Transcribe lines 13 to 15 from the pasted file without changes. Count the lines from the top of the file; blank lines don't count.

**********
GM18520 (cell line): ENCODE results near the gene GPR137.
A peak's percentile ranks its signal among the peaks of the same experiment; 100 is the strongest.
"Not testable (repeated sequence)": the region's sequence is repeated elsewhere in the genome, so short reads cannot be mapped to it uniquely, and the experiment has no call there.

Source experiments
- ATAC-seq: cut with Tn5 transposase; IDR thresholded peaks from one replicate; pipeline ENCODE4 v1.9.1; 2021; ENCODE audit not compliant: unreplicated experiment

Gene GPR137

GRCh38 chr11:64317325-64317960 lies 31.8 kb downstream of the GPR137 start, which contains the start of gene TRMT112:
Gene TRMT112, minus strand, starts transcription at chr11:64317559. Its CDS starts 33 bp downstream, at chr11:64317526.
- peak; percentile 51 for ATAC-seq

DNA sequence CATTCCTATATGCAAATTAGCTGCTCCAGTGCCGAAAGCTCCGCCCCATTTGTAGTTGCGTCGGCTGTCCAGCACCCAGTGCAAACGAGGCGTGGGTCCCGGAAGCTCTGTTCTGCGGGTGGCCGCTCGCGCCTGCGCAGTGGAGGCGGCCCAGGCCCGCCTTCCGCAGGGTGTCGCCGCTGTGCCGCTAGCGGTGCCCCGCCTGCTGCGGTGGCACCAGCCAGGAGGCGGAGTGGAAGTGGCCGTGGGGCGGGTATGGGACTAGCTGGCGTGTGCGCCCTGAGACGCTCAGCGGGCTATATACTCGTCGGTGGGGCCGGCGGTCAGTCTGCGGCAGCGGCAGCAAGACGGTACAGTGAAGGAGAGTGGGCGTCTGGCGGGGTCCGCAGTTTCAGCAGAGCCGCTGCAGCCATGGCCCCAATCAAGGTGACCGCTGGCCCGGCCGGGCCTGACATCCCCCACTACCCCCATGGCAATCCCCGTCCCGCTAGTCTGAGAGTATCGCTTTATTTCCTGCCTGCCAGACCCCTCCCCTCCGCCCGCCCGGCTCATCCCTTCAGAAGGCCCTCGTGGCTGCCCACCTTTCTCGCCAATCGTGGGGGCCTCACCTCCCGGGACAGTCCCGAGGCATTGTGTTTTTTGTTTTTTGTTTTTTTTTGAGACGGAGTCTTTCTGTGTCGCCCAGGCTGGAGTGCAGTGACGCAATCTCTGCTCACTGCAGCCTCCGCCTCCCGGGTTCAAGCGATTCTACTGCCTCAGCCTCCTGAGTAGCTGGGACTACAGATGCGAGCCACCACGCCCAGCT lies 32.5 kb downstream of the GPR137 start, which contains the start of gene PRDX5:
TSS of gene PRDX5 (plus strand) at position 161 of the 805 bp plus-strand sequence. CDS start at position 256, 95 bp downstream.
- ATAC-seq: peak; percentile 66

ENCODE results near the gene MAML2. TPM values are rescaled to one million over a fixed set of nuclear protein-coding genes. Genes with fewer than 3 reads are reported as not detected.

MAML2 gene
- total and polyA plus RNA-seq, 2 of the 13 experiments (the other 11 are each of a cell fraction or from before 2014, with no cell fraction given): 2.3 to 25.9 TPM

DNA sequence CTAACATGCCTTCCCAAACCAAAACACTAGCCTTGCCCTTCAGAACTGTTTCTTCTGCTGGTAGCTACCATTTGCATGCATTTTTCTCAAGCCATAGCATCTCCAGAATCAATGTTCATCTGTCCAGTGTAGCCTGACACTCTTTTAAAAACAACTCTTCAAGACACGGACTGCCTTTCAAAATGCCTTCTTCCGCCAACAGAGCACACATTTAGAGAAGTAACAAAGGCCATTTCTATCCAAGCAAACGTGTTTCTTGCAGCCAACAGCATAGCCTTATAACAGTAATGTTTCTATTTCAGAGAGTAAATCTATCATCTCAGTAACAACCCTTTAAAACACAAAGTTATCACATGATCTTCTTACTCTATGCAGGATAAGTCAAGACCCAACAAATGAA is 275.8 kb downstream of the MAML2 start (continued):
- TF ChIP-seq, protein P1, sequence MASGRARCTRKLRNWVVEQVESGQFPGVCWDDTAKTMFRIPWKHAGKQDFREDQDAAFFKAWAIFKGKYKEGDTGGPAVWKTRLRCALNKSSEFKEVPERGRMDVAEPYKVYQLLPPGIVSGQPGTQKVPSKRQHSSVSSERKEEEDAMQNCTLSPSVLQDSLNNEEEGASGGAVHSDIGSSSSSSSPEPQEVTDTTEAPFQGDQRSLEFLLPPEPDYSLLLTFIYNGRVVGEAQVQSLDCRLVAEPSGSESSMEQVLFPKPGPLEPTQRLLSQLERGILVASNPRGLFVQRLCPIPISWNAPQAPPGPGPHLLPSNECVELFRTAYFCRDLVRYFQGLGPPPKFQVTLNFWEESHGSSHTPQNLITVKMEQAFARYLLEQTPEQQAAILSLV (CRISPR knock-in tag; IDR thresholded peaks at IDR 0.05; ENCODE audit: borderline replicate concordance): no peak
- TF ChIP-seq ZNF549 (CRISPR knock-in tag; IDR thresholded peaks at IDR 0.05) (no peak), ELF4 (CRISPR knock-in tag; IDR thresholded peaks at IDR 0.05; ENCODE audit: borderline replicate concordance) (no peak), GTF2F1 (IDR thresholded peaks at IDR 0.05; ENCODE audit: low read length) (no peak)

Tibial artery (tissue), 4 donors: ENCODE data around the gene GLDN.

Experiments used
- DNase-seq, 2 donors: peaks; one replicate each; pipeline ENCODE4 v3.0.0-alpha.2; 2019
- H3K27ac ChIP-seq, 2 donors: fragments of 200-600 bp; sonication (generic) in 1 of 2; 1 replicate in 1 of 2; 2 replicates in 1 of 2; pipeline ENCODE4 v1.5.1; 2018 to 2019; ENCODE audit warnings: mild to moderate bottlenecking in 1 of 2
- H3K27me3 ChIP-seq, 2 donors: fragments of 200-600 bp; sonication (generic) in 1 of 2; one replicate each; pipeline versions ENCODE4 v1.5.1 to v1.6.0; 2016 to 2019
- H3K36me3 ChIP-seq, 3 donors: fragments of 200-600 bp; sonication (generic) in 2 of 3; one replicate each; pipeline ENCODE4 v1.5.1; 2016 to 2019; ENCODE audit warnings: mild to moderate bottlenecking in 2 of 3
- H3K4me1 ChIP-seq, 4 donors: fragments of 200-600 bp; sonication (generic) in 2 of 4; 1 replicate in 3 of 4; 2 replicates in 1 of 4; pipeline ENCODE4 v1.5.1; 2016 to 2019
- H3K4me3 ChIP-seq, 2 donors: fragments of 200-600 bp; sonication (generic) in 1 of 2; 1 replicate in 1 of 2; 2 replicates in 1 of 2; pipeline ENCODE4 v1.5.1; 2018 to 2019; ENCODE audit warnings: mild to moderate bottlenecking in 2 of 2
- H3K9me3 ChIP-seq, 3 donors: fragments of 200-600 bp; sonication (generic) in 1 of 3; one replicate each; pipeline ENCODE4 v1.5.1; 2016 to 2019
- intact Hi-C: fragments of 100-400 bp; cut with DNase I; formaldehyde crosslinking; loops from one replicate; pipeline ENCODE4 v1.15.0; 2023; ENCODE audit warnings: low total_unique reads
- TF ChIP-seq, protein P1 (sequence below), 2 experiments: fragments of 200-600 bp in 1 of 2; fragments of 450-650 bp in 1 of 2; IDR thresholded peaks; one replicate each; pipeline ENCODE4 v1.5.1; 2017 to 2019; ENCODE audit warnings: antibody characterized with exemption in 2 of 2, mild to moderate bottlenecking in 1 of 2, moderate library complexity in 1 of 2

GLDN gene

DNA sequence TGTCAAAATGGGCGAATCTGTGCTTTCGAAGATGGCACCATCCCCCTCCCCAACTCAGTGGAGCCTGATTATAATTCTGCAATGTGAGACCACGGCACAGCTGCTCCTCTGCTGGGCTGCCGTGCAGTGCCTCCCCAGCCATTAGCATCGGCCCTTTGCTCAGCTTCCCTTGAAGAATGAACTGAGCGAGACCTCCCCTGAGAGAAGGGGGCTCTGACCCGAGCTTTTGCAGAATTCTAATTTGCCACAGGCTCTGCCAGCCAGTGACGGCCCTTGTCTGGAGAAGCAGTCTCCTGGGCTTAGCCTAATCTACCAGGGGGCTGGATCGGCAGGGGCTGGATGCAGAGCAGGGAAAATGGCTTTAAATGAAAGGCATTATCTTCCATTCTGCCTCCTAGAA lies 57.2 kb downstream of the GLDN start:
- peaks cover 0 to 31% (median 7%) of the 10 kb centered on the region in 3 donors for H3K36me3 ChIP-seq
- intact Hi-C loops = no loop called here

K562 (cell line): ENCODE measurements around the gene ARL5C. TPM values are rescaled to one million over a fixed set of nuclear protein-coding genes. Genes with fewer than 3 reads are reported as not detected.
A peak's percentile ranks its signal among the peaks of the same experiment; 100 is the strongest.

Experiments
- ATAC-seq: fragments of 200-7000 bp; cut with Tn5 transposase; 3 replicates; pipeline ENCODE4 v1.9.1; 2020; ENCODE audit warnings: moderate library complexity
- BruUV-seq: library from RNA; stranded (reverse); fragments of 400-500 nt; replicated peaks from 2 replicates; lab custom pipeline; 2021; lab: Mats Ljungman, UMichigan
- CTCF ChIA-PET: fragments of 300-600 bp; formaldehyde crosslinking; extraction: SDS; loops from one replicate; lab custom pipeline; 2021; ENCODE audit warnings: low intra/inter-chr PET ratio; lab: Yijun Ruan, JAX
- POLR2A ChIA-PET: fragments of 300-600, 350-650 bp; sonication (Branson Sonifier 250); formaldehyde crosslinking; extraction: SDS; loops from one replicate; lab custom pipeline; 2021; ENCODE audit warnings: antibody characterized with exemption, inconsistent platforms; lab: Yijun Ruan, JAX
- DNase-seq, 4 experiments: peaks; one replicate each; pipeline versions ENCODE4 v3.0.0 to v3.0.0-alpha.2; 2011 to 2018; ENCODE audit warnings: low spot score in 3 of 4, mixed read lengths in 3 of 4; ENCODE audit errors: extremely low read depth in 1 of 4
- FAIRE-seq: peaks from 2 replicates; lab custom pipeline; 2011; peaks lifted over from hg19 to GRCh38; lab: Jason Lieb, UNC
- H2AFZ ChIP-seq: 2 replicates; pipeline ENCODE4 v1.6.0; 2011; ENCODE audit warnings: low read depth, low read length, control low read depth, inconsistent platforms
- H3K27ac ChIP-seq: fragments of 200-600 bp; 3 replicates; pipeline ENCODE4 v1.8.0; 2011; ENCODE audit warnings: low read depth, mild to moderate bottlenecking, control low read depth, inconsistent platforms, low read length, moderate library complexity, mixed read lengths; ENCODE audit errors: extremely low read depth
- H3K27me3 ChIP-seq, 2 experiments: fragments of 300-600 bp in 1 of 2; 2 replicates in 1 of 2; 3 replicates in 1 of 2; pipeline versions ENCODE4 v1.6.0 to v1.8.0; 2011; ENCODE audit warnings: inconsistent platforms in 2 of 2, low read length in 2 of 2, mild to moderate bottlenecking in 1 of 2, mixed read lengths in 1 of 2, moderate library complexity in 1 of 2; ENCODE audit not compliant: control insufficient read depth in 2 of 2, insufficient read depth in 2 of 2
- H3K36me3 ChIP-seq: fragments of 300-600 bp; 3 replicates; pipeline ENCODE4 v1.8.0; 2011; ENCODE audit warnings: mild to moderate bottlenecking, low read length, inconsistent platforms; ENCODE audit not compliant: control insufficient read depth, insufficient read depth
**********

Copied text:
ENCODE results near the gene MAML2. TPM values are rescaled to one million over a fixed set of nuclear protein-coding genes. Genes with fewer than 3 reads are reported as not detected.

MAML2 gene
- total and polyA plus RNA-seq, 2 of the 13 experiments (the other 11 are each of a cell fraction or from before 2014, with no cell fraction given): 2.3 to 25.9 TPM